Home / Opinion / Views /  Vikram Kirloskar’s death casts shadow over future of Toyota partnership
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The unexpected passing of Vikram Kirloskar has cast a shadow over one of the most successful partnerships in India’s booming but turbulent auto sector — Toyota Kirloskar Motors, the Japanese carmaker’s joint venture in India, which has managed to last over a quarter of a century, thanks mainly to the strong trust that Toyota had in Kirloskar.

The Toyota-Kirloskar partnership saga is quite a contrast to other attempted partnerships by global carmakers in India. Although Kirloskar’s stake in Toyota Kirloskar quickly fell to 11 per cent after the first round of capital infusions into the new JV, it has stayed there since.

A separate joint venture set up in 2002 for manufacturing auto components — a tripartite joint venture between Toyota, Asin Seiki of Japan and Kirloskar Systems — also had only a 10 per cent stake in it from Kirloskar, but has lasted two decades. And despite the miniscule stake, Toyota was clear that Vikram Kirloskar would be the face of its operations in India. Kirloskar was Vice Chairman of both TKM and TKAP.

This steadfast partnership, and the space ceded to the junior Indian partner by the Japanese company, is in sharp contrast to other attempted tie-ups in India, which have tended to last only for a short period. Even the most successful Indo-Japanese partnership — Suzuki’s joint venture with the then government-owned Maruti Udyog — nearly foundered over issues of ownership and control and was saved only when the government agreed to reduce its stake to below 50 per cent and allow Suzuki management control.

Others haven’t been so lucky. Ford, which had an India operation which it wound up in 1953, attempted to re-enter India twice with local partners. The first, in the 1980s to assemble Ford-branded trucks in collaboration with Simpsons (part of the TAFE group) lasted just a couple of years. A second attempt with Mahindras also failed within a few years. And its second try at going solo has also collapsed with Ford exiting the India market, shortly after its US rival General Motors also upped sticks. Meanwhile, Mahindra’s second attempt at an automotive partnership — with Renault —also collapsed, while Peugeot’s alliance with the CK Birla group never got off the ground. Tata, too, had two failed partnerships in India — with VW and Fiat.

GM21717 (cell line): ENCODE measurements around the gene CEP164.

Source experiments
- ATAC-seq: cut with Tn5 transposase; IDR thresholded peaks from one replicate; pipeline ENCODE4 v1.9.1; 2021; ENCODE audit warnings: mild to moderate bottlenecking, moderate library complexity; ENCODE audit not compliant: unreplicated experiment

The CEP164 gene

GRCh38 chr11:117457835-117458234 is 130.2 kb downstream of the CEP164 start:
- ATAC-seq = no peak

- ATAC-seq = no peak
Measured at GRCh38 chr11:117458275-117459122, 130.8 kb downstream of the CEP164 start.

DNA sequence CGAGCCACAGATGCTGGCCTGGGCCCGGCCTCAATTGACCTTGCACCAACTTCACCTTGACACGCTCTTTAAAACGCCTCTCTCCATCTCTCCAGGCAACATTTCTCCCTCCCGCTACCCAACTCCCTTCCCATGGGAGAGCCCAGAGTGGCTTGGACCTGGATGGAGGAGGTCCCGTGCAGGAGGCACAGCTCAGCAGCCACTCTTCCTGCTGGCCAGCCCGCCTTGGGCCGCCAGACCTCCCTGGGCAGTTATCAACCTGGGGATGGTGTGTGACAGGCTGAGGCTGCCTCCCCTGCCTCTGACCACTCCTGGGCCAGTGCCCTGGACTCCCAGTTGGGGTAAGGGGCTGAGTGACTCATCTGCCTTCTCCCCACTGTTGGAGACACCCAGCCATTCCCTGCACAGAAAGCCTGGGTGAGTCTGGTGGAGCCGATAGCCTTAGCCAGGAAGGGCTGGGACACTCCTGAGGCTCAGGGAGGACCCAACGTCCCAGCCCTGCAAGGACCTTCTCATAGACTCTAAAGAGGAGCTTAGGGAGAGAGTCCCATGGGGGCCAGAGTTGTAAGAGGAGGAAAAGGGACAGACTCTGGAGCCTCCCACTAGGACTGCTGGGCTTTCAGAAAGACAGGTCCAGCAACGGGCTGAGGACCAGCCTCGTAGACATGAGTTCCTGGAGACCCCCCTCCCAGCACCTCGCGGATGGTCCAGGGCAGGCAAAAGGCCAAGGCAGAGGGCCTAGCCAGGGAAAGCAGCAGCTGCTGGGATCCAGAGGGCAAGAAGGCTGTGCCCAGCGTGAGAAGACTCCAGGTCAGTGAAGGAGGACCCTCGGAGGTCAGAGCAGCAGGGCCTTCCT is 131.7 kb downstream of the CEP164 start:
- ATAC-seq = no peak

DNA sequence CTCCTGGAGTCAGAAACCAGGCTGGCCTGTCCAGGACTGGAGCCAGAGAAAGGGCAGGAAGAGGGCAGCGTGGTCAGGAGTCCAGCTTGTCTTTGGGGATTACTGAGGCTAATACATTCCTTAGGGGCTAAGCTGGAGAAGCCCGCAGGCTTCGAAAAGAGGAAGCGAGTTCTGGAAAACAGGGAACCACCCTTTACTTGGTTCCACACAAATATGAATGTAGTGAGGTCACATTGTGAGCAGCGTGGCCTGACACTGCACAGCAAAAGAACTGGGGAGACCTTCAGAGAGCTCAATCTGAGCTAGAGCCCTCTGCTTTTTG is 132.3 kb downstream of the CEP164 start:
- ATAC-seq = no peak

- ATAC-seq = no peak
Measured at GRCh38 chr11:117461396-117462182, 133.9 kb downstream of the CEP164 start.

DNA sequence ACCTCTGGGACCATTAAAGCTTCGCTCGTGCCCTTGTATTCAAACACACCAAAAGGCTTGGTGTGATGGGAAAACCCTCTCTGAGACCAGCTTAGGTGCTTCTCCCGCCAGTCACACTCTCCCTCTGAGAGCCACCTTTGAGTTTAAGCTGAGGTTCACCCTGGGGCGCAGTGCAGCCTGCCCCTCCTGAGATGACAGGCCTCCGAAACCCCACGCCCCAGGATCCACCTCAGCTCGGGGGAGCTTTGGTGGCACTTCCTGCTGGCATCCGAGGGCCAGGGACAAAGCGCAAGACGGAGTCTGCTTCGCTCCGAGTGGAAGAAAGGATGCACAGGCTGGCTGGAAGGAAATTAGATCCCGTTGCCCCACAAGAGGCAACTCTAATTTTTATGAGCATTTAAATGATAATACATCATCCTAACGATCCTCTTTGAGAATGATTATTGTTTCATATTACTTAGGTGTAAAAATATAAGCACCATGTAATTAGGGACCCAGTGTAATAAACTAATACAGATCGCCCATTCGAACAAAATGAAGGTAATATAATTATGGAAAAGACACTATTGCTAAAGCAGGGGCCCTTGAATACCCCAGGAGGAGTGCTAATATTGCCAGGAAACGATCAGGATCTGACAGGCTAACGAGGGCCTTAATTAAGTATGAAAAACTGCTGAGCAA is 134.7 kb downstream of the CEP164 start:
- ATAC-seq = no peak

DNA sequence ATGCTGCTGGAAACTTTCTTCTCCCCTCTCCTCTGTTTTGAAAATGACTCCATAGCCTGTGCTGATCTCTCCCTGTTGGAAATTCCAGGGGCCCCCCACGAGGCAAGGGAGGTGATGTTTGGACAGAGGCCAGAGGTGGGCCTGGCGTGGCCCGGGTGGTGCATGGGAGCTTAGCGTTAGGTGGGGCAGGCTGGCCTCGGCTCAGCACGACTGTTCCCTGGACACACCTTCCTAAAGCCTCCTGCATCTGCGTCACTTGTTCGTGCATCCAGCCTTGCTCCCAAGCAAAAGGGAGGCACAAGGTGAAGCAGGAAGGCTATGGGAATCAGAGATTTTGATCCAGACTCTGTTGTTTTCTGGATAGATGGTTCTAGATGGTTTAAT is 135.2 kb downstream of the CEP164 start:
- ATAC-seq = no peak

In contrast, Kirloskar is credited with building the strong bonds that exist with Toyota, which began with a partnership for manufacturing textile machinery. His unforeseen death is bound to throw up a question mark over the degree of involvement that the Kirloskar family will have in the JV going forward, although Kirloskar’s daughter Manasi is the Executive Director of Kirloskar Systems Limited, the family company which holds the TKM stake.

There is also another intriguing possibility — Manasi Kirloskar is married to Neville Tata, son of Ratan Tata’s half brother and Vice Chairman of Tata Steel, Noel Tata. Neville was, earlier this month, inducted on to the board of the Tata Trusts-run Tata Medical Centre, which has been interpreted by Tata watchers as a possible signal of greater responsibilities within the Tata empire in times to come. Toyota has already forged a strong alliance with Suzuki in India and other markets. It remains to be seen whether family connections impact on the market rivalry between Toyota and Tata.

There is also the looming shadow of the ongoing battle within the extended Kirloskar family. While Vikram Kirloskar stayed somewhat low-key in the often acrimonous and ugly spat between his cousins Atul and Rahul Kirloskar on the one hand and their brother Sanjay Kirloskar on the other, over rights to use the Kirloskar brand and logo in their separate businesses. Vikram, who, along with his cousins had a share —and a seat on the board — of Kirloskar Proprietary, the family-owned firm which licences the Kirloskar trademark to other group companies, had sided with Atul and Rahul in that fight.

While the feud has often taken an ugly turn and has spread into multiple fora — the courts, the Company Law Board and SEBI — the younger generations of Kirloskars have stayed away from commenting publicly on the spat. And without Vikram Kirloskar’s calming presence and diplomatic finesse — as a former head of various industry bodies like CII and SIAM, he was adept at engineering consensus on complex issues — it remains to be seen where the feud ends up.

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